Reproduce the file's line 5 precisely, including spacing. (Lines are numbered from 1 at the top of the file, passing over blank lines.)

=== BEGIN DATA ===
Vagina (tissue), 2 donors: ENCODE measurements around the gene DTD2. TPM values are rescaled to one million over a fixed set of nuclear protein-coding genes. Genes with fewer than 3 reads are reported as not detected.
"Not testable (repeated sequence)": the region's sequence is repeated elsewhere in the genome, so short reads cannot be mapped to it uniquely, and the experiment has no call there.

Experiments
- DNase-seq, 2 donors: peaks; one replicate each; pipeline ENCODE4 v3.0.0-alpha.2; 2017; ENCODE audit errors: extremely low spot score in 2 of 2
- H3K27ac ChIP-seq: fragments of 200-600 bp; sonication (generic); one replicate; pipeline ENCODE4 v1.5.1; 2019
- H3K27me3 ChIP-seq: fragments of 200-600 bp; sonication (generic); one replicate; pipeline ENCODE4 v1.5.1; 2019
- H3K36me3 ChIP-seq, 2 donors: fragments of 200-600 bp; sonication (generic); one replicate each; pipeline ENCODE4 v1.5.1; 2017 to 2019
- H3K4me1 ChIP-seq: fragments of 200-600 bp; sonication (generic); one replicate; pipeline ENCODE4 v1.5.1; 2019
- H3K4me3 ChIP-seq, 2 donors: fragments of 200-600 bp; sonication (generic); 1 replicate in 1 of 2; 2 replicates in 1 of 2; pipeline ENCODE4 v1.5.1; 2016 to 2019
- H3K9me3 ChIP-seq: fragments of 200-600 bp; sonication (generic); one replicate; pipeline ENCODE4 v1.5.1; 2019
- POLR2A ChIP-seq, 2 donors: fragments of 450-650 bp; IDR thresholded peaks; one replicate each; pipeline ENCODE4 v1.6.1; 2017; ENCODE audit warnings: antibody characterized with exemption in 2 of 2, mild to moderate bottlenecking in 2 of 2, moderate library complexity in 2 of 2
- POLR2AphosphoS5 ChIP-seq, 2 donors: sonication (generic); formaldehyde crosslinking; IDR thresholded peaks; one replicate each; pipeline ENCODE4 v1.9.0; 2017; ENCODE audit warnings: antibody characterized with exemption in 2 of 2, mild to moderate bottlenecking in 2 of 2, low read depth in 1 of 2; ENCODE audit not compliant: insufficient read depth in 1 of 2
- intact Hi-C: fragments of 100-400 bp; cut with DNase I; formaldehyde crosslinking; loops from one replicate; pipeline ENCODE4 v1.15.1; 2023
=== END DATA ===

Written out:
- H3K27ac ChIP-seq: fragments of 200-600 bp; sonication (generic); one replicate; pipeline ENCODE4 v1.5.1; 2019